Syrian sailor stranded off the coast of Egypt is free after four years

Syrian sailor stranded off the coast of Egypt is free after four years
Mohammed Aisha was obliged by an Egyptian court to stay on board the cargo ship MV Aman after it was abandoned by its owners.
2 min read
23 April, 2021
Seafarer abandonment is on the rise, according to the International Maritime Organisation [Getty]

A sailor who spent almost four years aboard a ship stranded off the Egyptian coast has been freed and allowed to return home to Syria on Thursday.

The move marks the end of an ordeal that begun in July 2017, when the cargo ship MV Aman was detained at the Egyptian port of Adabiya due to expired safety equipment and classification certificates. Its Lebanese contractors later failed to pay for fuel and its owners in Bahrain were unable to pay the fees.

Mohammed Aisha, the ship's chief officer, was stranded on the vessel without power, sanitation or company, after a local court had declared him the MV Aman's legal guardian. He did not understand that he was legally obliged to stay aboard despite being unpaid, he said, and only realized months later, as the other crew members started to leave.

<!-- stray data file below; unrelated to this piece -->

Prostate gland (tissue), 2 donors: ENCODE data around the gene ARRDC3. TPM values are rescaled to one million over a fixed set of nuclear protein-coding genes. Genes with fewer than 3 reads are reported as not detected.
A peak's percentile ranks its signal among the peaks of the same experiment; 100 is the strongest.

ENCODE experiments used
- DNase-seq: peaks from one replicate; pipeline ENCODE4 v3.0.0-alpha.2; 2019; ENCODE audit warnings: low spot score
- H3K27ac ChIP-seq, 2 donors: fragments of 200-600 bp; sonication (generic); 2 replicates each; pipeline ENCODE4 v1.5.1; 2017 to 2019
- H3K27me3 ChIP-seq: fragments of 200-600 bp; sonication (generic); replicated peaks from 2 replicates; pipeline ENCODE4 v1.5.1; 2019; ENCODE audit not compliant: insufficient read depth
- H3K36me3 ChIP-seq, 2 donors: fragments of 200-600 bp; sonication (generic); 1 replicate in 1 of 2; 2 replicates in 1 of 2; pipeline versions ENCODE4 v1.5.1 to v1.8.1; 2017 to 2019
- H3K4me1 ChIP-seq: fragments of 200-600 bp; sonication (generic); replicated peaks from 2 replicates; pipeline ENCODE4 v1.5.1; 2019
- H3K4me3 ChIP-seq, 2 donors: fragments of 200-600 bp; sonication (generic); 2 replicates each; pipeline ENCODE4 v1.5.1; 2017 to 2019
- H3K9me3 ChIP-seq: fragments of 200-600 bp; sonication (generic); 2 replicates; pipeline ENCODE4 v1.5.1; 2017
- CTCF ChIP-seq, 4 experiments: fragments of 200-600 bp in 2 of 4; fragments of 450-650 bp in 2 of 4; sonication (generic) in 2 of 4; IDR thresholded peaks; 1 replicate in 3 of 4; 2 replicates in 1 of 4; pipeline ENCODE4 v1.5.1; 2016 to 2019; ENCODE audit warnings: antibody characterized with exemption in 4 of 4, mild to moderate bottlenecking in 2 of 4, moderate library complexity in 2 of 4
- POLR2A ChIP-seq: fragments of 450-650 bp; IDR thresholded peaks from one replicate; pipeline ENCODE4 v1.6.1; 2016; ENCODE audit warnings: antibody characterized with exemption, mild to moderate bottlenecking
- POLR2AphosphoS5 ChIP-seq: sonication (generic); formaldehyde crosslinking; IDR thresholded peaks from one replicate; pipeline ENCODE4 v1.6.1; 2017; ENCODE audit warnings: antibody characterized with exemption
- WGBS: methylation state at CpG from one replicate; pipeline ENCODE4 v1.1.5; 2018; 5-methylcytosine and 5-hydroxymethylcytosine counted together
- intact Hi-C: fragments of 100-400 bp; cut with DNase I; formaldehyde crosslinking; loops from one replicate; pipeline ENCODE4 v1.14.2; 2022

In a text message sent from Cairo airport to the BBC, Aisha, who was born in the Syrian Mediterranean port of Tartus, said he was feeling "Relief. Joy." In a voice message, he then said: "How do I feel? Like I finally got out of prison. I'm finally going to be rejoined with my family. I'm going to see them again."

In August 2018, Aisha’s psychological wellbeing reached a low point when he learned that his mother had died. "I seriously considered ending my life," he told the BBC. A year later, diesel ran out on the ship and he was left with no power.

Read also: How Israel and Iran's shadow war is playing out at sea

He said that at night, the ship was like a grave. "You can't see anything. You can't hear anything," he said. "It's like you're in a coffin. 

The ship’s owners, Tylos Shipping and Marine Services, told the BBC they had tried to help.

"I can't force a judge to remove the legal guardianship," a representative told the British broadcaster. "And I can't find a single person on this planet - and I've tried - to replace him."

There are more than 250 active cases around the world where crews are caught up in legal battles, according to the International Labour Organization (ILO). Eighty-five new cases were reported in 2020, twice as many as in the previous year.

The International Maritime Organisation also found a “dramatic rise” in cases over the past three years, a phenomenon that affects “real people, often leaving them in a desperate plight,” the IMO said

Follow us on Facebook, Twitter and Instagram to stay connected